An increasing number of people are choosing to buy agricultural land as an investment, according to the Royal Institution of Chartered Surveyors (Rics).
The body’s latest rural market survey concluded that the average price of farmland climbed by four per cent to £12,715 per hectare in the second half of 2009.
For deals involving a residential property, the average value increased by 7.8 per cent to £16,381 per hectare.
The majority of surveyors reported a rise in demand for commercial farmland during the period, something which Rics said demonstrated the increasing attractiveness of farmland as an asset class.
Sue Steer, Rics spokesperson, said: “It is farmers looking to expand and investors who see it as a viable business or investment class that are fuelling the rise in demand.”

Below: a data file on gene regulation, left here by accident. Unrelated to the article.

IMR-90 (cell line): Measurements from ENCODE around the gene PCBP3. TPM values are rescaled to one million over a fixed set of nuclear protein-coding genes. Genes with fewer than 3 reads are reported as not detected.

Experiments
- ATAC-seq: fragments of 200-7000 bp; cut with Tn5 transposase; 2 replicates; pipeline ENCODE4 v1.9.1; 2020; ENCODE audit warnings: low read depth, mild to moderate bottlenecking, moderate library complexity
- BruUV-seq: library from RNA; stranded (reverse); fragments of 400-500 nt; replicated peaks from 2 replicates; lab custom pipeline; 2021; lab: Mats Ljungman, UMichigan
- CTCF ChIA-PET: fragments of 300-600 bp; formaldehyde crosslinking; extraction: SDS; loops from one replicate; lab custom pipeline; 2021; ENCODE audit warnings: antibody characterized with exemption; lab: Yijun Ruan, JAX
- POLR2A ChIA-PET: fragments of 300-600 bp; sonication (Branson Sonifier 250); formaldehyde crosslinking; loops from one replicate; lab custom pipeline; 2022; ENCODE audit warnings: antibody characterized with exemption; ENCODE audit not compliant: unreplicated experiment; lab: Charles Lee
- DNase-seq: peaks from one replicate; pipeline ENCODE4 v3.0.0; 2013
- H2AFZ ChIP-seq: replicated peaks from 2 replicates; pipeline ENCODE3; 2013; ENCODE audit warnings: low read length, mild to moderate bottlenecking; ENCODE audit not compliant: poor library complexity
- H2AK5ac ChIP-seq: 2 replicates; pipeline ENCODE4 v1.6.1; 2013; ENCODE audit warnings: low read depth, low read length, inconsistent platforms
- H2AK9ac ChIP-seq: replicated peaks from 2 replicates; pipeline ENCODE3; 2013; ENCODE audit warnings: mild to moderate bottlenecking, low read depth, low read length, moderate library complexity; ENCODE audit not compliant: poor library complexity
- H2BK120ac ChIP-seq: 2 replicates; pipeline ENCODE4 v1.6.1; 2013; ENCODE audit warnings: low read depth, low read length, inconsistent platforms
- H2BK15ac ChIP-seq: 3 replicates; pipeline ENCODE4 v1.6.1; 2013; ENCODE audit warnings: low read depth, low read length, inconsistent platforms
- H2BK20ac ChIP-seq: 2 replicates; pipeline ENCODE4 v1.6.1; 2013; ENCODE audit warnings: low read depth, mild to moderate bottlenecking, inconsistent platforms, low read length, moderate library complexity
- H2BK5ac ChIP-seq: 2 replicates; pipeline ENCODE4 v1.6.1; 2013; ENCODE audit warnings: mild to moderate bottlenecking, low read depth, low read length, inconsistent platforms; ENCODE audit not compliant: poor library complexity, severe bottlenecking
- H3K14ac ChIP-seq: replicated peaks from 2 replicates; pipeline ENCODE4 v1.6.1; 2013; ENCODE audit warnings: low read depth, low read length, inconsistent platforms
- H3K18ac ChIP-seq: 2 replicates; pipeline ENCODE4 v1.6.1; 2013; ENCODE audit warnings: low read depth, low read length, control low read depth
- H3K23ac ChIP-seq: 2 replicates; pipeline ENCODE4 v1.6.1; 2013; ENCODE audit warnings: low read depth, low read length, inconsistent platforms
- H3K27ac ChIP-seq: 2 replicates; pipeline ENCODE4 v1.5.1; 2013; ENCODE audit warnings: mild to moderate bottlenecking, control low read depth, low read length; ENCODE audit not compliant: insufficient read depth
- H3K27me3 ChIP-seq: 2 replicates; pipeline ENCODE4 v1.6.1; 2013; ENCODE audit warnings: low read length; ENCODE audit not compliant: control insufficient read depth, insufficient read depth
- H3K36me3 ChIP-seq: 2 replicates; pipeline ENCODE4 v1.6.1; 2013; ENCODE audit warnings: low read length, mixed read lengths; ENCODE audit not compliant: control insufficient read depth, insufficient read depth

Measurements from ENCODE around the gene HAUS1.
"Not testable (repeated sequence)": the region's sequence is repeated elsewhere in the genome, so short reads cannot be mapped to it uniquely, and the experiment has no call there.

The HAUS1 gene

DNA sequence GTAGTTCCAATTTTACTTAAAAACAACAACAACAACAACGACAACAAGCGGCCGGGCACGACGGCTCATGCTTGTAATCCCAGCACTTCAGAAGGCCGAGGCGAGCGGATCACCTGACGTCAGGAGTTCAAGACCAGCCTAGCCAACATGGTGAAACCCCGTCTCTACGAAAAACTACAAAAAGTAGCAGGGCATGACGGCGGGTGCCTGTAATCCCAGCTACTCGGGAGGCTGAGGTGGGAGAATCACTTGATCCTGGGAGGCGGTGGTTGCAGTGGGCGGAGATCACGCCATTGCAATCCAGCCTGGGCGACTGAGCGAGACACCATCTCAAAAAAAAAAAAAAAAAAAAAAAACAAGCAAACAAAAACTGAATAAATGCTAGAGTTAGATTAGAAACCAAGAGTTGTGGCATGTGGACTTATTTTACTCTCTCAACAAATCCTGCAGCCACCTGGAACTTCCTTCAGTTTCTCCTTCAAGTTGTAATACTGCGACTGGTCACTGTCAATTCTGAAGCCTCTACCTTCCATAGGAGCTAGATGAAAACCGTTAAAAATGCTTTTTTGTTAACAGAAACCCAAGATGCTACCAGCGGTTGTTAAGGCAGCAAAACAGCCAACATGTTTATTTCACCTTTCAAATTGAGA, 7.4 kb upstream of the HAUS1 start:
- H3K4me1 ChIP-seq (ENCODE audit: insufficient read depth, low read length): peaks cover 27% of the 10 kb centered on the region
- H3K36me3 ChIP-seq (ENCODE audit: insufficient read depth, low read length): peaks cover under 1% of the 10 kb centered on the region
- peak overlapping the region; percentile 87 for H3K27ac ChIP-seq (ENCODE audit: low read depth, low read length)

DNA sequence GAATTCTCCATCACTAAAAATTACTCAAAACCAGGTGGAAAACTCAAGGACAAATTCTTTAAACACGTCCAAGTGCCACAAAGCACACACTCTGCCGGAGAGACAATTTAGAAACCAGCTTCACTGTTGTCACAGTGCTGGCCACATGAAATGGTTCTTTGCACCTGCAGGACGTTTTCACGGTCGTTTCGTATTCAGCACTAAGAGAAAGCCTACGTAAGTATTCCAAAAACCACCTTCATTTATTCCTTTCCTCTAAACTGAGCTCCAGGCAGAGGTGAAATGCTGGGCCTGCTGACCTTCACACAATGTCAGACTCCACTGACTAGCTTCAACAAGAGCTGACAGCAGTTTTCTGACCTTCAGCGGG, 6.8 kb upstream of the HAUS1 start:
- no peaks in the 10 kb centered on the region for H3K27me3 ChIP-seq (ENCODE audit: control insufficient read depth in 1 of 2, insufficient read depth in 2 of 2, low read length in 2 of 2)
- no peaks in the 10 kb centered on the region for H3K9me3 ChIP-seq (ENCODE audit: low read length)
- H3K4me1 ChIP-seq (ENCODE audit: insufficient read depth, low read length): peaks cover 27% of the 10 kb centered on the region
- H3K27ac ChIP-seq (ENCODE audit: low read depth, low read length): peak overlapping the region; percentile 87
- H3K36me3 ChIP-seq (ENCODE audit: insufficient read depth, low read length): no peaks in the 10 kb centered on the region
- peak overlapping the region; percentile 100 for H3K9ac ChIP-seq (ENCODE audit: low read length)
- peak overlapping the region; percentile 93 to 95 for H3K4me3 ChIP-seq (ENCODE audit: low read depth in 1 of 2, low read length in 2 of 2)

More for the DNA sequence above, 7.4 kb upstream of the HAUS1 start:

She added that with land for sale in short supply and conditions within the agricultural sector improving, the value of farmland is likely to rise further in 2010.
Brown & Co land agent Robert Fairey recently said Inheritance Tax Relief was an important factor in driving demand for farmland in East Anglia.
He also predicted that demand for agricultural land in the region would continue to rise in the first half of 2010, while supply would remain restricted.